If you read your panicky friends' Facebook feed, you'll be hearing that we're entering some sort of seismological Mercury retrograde—when the Cascadia Earthquake, aka The Really Big One, is more likely.

I.e., the idea is we're all slightly more likely to die, via the noodge that broke the subduction zone's back.

Every 14 months or so, what is essentially a slow earthquake takes place underneath the Puget Sound over the course of two weeks, according to the Pacific Northwest Seismic Network, which tracks earthquakes locally. The phenomenon is called an "episodic tremor and slip"—or, more colloquially, "slow slip."

During a slow slip, there's more pressure on the Cascadia subduction zone, due to one plate slippin' into the zone of the other one.

"If that locked zone is close to critical, and you add more stress on to it … that could trigger, theoretically, the 'megathrust' earthquake," seismologist Alison Bird, who works for the Geological Survey of Canada, told the CBC.

Should we actually be afraid?

"That is still a very hot topic in the seismology, and until the modeling can tease that out or until we have a big earthquake during an ETS event, that is undetermined," says research engineer Doug Gibbons at the Pacific Northwest Seismic Network. "There are seven or eight months' worth of energy released in that tremor event—but it's not applied as pressure or increased earthquake risk."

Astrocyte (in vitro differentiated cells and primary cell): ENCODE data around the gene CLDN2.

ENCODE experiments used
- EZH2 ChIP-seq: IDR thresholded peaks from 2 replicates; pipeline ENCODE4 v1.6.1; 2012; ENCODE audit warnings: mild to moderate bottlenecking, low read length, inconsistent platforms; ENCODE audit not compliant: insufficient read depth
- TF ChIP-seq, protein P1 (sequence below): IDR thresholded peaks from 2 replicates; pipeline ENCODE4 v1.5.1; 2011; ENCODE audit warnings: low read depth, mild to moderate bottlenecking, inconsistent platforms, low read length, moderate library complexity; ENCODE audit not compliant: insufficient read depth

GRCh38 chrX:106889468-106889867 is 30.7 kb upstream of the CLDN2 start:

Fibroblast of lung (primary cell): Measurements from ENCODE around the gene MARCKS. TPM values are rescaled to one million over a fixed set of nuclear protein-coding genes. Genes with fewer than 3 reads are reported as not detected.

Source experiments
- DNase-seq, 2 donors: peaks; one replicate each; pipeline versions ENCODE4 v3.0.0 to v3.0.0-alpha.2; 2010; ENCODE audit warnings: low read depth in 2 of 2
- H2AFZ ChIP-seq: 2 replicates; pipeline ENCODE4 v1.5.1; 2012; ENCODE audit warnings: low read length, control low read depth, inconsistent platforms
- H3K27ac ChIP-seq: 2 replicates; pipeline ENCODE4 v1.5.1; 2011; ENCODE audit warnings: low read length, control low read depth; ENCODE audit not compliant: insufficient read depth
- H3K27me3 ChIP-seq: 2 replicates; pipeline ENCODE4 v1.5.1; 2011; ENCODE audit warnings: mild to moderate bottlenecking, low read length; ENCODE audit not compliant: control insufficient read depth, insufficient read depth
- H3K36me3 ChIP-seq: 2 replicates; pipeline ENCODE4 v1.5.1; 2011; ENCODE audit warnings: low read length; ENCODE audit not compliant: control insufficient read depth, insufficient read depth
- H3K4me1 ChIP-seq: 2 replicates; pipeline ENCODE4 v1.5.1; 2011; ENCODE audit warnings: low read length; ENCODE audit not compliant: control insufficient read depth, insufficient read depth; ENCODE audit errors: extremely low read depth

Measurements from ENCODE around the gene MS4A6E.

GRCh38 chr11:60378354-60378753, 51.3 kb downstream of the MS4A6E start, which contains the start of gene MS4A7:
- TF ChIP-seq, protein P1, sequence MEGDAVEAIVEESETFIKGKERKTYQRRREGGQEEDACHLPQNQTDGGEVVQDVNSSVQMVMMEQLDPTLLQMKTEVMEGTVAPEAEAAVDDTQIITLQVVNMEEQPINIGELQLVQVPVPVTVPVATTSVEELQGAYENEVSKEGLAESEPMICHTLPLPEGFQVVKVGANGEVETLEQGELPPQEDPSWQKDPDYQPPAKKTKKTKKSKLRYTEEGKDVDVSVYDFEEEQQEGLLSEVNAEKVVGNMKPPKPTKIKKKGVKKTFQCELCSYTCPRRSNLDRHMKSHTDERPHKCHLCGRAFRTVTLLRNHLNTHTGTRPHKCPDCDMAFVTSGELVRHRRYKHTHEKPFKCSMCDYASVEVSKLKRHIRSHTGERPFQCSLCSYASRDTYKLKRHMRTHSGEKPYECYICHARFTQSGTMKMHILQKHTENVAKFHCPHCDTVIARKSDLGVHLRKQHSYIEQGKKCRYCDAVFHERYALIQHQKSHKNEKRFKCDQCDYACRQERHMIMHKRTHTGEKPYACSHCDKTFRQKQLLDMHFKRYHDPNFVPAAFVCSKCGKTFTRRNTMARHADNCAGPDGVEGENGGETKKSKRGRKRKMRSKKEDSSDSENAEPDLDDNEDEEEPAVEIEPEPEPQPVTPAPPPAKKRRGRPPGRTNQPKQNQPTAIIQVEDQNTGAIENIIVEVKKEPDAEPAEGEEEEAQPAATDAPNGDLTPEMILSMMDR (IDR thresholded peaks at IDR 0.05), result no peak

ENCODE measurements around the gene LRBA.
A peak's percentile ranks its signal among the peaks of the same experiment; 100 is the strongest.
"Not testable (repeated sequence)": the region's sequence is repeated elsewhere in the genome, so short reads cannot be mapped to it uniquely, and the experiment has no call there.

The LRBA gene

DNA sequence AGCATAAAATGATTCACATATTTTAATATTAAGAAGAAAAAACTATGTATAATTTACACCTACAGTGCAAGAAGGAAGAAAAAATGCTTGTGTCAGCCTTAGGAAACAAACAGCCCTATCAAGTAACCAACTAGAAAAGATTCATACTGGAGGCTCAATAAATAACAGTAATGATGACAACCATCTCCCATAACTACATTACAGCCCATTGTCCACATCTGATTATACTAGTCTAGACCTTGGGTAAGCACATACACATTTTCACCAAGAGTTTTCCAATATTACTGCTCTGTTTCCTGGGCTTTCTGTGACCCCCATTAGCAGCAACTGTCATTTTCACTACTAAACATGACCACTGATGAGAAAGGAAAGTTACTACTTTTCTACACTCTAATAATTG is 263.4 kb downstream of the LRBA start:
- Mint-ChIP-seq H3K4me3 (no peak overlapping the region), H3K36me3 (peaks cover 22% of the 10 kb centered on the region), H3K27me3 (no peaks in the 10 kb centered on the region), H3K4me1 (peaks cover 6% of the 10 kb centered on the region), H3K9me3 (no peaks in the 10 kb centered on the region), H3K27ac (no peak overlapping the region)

That's another way of saying that the "slow slip" has not been shown to increase risk in any credible way—although it might! If you want to be afraid, you might as well be just as afraid as you ever were.

There's certainly increased seismic activity in our region, Gibbons say, although he doesn't think it's related to a possible Cascadia quake.

On Wednesday night, there was a 4.3 earthquake about 34 miles west of Seattle in Belfair, and there are currently small tremors vibrating up and down the eastern edge of the Olympic Peninsula. There have been six small tremors in the past 12 hours.

If we're just making you paranoid, sorry, but maybe you'll be comforted by the fact that you can also follow tremors along in real-time on this Realtime Tremor site, from the PNSN website.

Even though there's not necessarily a higher risk of the Big One, it's always good to remember that it is indeed coming. Maybe. Someday—in the next century, maybe, or tomorrow while your mom is visiting, or while you're getting married finally.